Decapitation of Mexican editor sparks international condemnation

International organizations and the French government condemned the killing of Mexican journalist María Elizabeth Macías. The United Nations Educational, Scientific and Cultural Organization, Amnesty International, and the Inter-American Commission on Human Rights urged Mexican authorities to take immediate action to stop rising violence against journalists in the country.

Macías worked for the newspaper Primera Hora and denounced organized crime under a pseudonym on social media, according to initial investigations into her death. Her decapitated body was found Saturday, Sept. 24, in the border city of Nuevo Laredo, Mexico. Two other bodies were found hanging from a pedestrian bridge with a sign warning others about posting crime information over social media and the Internet on Sept. 13 in the same city, bordering Laredo, Texas .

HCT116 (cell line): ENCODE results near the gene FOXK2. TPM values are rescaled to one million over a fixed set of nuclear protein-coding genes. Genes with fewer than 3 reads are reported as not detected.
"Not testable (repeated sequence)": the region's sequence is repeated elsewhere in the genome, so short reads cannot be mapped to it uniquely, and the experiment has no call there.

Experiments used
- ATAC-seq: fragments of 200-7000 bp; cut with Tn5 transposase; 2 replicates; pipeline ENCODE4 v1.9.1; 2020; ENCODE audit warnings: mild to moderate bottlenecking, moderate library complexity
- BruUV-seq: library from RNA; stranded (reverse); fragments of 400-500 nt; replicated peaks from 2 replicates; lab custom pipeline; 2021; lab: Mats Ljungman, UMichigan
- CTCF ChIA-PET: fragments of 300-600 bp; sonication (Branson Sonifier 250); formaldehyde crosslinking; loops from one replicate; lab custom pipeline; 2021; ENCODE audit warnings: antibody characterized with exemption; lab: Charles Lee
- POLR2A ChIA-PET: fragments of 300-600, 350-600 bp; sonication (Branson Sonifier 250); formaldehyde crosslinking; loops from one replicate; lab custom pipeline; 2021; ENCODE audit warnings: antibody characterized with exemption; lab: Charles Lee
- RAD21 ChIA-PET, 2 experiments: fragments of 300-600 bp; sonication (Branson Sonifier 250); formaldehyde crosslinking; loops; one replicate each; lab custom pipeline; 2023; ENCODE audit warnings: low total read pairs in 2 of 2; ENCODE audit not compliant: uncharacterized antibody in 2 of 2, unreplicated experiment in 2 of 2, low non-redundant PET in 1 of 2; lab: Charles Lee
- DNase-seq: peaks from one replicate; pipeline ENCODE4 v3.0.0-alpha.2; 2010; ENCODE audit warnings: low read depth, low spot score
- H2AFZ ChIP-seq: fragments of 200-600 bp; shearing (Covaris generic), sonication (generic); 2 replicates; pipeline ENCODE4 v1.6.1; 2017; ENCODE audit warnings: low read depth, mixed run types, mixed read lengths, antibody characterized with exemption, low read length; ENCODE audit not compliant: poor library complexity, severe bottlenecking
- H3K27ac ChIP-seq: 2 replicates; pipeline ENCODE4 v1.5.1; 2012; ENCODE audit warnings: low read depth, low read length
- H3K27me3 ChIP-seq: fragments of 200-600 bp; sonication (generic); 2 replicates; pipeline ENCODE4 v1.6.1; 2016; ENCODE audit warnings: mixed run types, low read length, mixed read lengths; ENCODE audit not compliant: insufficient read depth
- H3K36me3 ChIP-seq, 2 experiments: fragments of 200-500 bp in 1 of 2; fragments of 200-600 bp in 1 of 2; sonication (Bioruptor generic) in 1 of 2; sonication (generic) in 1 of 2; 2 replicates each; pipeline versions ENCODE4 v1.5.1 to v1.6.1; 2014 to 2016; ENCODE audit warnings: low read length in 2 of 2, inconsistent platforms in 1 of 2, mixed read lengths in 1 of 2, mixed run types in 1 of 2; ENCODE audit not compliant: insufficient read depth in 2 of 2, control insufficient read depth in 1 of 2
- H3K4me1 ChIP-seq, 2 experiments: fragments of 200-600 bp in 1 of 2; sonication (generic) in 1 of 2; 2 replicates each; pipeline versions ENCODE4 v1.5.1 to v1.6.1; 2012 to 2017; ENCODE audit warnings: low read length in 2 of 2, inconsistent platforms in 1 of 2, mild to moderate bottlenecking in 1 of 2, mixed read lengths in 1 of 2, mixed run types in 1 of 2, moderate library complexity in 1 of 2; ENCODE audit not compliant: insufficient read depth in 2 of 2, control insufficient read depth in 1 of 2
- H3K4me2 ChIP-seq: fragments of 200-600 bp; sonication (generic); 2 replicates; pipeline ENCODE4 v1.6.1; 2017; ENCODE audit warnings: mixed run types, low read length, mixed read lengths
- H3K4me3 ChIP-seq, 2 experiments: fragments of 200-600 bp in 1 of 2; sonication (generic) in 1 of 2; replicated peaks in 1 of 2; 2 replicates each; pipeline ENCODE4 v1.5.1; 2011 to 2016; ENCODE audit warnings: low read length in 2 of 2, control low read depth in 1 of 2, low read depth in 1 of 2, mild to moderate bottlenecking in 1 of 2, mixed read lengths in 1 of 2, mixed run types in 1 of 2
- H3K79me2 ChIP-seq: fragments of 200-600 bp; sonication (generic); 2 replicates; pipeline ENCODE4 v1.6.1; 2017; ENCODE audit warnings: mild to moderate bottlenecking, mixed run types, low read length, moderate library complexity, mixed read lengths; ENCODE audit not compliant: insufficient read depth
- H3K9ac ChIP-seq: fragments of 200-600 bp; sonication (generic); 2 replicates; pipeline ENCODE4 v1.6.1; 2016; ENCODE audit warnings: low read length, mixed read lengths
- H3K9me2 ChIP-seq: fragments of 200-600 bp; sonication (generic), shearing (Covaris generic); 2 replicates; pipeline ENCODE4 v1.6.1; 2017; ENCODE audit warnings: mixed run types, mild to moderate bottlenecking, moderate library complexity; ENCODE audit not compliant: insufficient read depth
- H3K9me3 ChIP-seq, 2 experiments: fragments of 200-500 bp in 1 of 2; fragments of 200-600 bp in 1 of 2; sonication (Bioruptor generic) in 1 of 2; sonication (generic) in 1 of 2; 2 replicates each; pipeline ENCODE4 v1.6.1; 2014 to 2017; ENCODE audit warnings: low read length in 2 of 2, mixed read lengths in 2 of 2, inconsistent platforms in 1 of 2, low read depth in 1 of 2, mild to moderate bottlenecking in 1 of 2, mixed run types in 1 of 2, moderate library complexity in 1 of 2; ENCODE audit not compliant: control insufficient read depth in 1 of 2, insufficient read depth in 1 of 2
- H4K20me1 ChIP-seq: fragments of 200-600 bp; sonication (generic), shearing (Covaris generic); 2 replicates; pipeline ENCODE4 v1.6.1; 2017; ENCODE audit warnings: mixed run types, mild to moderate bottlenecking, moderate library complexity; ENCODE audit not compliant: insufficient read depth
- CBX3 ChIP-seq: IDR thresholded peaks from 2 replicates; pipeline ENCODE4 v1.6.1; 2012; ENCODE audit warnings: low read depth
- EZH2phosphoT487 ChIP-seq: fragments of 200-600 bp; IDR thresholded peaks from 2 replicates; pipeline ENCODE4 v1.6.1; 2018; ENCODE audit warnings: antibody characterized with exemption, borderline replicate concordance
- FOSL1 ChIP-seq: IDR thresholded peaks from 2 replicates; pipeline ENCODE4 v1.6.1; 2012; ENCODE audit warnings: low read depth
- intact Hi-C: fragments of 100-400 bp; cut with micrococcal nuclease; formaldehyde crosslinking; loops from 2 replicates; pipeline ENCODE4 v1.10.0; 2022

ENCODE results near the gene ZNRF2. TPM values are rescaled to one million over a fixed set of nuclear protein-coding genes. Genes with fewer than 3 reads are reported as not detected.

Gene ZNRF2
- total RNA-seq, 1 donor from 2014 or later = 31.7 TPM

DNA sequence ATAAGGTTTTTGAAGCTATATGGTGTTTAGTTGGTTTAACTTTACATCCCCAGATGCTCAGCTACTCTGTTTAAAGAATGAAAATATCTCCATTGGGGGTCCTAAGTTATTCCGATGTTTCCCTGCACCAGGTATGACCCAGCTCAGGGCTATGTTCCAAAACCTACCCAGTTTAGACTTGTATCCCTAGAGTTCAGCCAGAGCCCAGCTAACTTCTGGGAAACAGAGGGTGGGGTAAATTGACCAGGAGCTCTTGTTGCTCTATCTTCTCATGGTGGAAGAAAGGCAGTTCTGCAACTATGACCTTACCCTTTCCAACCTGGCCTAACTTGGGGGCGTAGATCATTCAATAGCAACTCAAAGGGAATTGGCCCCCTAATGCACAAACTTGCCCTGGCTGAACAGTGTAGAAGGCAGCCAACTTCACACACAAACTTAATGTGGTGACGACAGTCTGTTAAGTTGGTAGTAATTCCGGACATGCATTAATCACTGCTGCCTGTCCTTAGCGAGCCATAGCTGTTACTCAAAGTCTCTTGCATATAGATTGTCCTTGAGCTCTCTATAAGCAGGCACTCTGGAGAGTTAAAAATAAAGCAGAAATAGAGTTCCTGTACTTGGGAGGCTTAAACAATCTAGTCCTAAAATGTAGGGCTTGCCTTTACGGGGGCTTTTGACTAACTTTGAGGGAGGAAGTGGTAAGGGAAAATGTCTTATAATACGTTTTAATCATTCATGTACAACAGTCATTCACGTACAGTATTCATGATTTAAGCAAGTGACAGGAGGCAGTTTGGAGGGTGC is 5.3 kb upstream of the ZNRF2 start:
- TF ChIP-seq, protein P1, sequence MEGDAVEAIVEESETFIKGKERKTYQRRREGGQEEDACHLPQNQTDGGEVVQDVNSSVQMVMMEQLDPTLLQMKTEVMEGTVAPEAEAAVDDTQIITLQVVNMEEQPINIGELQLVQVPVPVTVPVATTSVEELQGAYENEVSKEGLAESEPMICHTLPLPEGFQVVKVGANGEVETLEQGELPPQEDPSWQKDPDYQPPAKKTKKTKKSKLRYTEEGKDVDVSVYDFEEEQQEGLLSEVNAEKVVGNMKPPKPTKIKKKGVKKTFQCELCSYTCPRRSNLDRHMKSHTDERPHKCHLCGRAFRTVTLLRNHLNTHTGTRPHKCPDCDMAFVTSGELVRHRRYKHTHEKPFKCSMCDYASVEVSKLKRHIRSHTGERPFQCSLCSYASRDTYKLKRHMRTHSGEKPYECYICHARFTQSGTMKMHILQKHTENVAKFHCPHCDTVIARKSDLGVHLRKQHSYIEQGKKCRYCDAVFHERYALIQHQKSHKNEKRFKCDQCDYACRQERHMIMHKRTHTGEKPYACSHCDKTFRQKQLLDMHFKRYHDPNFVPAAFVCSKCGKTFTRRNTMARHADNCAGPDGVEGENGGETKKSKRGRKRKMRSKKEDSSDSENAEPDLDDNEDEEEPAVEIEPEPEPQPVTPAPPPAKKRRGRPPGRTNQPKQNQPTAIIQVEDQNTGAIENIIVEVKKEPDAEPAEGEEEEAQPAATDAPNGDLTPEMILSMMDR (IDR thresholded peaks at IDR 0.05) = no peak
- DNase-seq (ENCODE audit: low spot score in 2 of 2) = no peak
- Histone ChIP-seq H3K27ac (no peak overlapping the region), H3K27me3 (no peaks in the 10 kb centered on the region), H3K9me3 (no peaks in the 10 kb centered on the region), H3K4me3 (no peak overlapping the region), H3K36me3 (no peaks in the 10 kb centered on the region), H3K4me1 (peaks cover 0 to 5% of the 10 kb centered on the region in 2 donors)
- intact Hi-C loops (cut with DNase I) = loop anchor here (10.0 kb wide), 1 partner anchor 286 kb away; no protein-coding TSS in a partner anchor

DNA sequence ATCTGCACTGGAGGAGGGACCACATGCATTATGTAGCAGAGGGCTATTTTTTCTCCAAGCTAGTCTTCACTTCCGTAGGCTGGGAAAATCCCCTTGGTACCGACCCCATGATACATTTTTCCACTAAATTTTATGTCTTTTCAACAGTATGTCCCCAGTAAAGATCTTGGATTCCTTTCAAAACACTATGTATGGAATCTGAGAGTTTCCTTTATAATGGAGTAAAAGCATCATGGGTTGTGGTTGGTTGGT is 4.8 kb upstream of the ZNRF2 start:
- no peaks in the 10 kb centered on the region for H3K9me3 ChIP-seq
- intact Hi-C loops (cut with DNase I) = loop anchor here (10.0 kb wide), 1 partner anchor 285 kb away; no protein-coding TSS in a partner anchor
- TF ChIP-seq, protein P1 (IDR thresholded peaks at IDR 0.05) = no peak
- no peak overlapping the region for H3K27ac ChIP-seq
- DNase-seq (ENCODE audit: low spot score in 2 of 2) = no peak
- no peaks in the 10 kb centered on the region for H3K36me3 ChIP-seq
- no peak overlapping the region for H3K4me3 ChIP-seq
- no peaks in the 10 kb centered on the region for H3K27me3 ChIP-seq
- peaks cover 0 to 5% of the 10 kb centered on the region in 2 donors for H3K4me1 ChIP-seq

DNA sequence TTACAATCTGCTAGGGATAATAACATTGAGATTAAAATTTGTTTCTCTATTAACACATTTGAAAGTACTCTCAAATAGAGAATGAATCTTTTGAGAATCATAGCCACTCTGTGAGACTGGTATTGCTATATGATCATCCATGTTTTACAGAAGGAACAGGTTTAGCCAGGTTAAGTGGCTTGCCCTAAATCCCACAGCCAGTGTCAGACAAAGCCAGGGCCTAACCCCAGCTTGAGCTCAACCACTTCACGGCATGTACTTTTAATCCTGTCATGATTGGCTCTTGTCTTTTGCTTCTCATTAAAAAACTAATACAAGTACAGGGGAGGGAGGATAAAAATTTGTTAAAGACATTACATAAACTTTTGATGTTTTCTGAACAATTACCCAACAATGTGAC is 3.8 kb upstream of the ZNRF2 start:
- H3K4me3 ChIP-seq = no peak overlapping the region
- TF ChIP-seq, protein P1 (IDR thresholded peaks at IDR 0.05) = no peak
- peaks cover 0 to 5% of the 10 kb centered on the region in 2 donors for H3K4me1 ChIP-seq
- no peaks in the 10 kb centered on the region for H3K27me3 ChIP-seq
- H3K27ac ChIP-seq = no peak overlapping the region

"These three homicides represent an alarming strategy to intimidate social media users to stop the flow of information about violence," the Amnesty International statement read.

“The grim landmark of 80 journalists killed in the past decade has just been reached, with the murders getting steadily more horrific as the years pass,” Reporters Without Borders said. “There seems to be no way out of this horror. The country is immersed in an all-out war and just writing the word ‘narcos’ or ‘trafficking’ can cost you your life."

Since local media in Mexico already largely self-censor reports on organized crime, criminal organizations are now targeting social media users. "We're very concerned that these criminal organizations can physically locate someone who anonymously posts about crime on a website," Darío Ramírez, director of Artículo 19 in Mexico, told Radio 13 in an interview.

Amnesty International urged authorities to create "an atmosphere where traditional media and social media users can exercise their right to freedom of expression without fear of harassment or death."